About 200 District women recently released from prison or on court-ordered probation attended a six-hour forum Saturday designed to provide "gender-specific" help to get a job, recover from sex abuse and drug addiction, and reconnect with their children.
Amid feminine touches, including pink candles and a fashion show, attendees at the "Women's Re-Entry Forum" learned how to interview for a job, keep a family budget and get help for unpaid child support.
"It's so easy to fall back into the streets," said India Frazier, 46, who served six years in federal prisons for armed robbery and parole violations. "You're coming out [of prison], and unless you have some kind of job skills, you're lost. When you get that mediocre job and it's not paying the bills, it's harder" to steer clear of crime and drugs.
Officials at the Court Services and Offender Supervision Agency said they hope the seminars will help reverse a disturbing trend: Although the 1,200 women under supervision represent about 15 percent of the city's residents on parole or probation, their numbers are growing at a faster rate than men. Programs aimed at returning prisoners to their communities are usually geared toward men.
"Women offenders are dramatically different from male offenders," said Leonard Sipes, an agency spokesman.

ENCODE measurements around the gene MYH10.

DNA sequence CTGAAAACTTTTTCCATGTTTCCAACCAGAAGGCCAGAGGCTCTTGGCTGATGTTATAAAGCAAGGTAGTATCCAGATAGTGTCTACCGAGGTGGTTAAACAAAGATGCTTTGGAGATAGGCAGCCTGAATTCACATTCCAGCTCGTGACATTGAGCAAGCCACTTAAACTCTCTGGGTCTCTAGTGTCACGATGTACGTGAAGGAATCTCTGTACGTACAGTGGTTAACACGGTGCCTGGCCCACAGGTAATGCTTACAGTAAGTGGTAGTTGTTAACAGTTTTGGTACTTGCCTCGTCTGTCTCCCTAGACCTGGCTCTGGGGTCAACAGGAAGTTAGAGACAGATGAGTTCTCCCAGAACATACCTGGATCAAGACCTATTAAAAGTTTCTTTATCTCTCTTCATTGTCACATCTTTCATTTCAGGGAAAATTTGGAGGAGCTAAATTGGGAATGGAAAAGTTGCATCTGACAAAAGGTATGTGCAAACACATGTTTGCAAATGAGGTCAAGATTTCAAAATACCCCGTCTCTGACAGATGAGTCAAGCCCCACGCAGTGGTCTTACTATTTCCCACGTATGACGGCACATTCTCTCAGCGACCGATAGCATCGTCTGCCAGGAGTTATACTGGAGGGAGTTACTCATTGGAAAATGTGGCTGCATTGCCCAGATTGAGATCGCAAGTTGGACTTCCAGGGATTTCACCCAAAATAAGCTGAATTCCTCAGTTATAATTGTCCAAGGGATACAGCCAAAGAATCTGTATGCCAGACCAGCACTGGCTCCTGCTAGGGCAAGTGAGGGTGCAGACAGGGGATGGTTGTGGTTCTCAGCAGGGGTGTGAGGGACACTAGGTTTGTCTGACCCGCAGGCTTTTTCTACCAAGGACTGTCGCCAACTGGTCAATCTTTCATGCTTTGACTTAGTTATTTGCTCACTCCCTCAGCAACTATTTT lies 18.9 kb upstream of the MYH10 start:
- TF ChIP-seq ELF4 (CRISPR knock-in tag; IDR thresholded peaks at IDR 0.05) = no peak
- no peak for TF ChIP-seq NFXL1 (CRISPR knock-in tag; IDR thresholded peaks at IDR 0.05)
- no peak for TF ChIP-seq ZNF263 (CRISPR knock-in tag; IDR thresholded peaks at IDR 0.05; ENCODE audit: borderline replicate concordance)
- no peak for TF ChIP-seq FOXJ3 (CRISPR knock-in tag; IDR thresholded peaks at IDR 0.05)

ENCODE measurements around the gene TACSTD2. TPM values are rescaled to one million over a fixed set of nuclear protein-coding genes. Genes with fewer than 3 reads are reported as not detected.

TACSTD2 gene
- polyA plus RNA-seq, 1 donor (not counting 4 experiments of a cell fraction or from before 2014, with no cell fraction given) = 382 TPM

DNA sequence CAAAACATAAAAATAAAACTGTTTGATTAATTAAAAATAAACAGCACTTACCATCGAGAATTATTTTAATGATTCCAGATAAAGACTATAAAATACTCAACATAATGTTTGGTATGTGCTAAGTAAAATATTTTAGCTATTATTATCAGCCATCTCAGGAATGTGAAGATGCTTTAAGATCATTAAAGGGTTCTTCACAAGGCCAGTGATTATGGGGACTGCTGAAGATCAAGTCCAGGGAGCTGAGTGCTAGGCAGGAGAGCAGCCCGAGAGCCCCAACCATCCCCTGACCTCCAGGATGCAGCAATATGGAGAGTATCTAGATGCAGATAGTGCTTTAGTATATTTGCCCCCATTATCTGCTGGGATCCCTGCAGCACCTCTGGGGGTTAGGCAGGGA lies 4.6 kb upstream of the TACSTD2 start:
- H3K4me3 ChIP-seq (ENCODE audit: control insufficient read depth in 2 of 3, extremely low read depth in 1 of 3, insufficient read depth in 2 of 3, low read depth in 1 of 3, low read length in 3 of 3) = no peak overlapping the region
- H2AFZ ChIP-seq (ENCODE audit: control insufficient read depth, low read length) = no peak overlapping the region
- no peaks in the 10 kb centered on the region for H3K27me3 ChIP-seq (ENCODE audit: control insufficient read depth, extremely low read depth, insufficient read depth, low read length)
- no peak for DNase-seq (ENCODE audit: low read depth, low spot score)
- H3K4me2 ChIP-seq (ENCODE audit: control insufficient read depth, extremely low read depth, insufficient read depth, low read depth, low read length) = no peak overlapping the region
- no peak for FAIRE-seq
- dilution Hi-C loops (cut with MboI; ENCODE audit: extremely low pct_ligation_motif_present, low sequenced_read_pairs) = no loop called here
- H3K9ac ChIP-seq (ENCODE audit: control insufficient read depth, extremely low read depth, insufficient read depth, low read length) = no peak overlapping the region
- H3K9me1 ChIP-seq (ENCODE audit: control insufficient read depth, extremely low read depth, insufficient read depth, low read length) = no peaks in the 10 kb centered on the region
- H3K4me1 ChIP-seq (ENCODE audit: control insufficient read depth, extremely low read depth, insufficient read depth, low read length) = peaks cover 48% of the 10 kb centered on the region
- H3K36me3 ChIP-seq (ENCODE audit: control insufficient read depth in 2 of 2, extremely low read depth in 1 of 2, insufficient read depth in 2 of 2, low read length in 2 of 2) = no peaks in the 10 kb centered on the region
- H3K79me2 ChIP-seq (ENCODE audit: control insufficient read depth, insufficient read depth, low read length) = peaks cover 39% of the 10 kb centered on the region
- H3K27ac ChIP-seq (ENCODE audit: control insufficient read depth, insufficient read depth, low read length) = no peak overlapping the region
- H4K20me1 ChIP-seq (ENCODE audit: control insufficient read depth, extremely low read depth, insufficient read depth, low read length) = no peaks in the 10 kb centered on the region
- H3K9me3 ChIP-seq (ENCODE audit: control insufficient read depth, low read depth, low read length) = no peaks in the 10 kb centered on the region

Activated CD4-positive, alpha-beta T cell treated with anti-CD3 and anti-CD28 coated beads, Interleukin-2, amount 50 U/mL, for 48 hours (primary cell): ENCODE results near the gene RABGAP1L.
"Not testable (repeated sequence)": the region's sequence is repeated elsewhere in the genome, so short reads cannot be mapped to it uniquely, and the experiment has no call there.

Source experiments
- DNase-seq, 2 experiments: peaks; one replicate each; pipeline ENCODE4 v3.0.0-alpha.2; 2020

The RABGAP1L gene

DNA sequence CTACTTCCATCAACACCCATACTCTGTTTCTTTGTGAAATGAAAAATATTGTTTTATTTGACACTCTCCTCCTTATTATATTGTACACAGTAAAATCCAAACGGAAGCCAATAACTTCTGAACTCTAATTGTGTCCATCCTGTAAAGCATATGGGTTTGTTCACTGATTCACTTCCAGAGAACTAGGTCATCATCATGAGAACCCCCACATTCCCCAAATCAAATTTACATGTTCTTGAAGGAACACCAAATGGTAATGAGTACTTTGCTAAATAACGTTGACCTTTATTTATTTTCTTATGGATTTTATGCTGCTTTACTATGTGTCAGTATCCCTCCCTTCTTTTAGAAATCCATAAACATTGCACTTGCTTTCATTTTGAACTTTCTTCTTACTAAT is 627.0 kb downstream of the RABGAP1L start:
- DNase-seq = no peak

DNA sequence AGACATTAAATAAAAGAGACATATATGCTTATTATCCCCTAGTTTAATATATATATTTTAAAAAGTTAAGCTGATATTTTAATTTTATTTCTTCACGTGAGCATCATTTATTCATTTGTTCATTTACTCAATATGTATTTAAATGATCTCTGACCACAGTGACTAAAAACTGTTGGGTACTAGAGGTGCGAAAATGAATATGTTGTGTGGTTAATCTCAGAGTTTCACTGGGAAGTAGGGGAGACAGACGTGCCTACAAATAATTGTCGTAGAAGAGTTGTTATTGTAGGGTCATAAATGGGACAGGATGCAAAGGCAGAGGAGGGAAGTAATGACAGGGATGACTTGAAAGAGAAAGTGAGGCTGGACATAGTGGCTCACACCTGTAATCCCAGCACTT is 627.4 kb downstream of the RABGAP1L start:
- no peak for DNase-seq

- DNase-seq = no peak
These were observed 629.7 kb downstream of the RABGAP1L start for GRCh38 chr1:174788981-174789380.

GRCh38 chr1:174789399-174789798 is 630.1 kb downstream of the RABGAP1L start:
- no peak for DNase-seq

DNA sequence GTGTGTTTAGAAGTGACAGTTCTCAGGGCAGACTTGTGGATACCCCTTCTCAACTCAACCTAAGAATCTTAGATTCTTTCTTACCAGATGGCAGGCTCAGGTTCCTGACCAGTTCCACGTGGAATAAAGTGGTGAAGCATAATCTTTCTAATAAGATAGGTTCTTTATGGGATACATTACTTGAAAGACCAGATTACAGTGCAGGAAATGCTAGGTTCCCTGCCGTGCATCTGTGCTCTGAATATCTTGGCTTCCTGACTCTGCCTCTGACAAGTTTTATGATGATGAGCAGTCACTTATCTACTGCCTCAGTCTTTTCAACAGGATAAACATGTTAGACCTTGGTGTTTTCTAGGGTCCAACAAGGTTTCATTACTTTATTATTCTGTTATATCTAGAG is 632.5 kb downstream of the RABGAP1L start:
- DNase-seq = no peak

Female convicts are less likely than men to return to crime, Sipes said, but they are more likely to have been physically or sexually abused, have young children at home and have drug habits or mental health problems.
"These are real needs that need to be dealt with," Sipes said.
In January, the agency began consolidating services for women at 25 K Street NE, providing one place to get drug screening, job training and counseling. Supervision officers now focus on problems particular to women, such as abusive husbands or boyfriends who force women to carry their drugs and guns.
The women at Saturday's workshops at the Temple of Praise church in Southeast heard practical tips: In a job interview, answer "yes" rather than "uh-huh." When potential bosses say, "Tell me about yourself," they're trying to learn about an applicant's professional background, not how many children she has.
"You can get a job, but if you go in there and act the fool or you fabricated your skills, it'll catch up with you," Eric Shuler, one of the agency's job specialists, told the group. "You've got to play within the rules. That's how you keep your freedom."
When Shuler called on a woman who had volunteered to be in a skit to come to the stage, she declined, saying she had changed her mind.
"Okay," Shuler said firmly, looking straight at her. "I'm your employer. I'm asking you to do something."
She reluctantly walked to the stage as the crowd cheered.
Del. Eleanor Holmes Norton (D-D.C.) drew claps and an "Amen!" when she told how she continues to push for all federal prisoners from the District to be incarcerated locally - closer to children, family and friends - rather than in other states.
"Welcome home," Norton told the group. "We love each and every one of you. We have missed you as part of our community."
Sharon Moore, 52, said she had thought her August conviction for distributing crack cocaine would have disqualified her for a job as a hotel desk clerk. But after hearing pep talks and learning how to interview, she said, she came away more hopeful.
Learning that she can reenter the work world, Moore said, "means my life isn't over after all."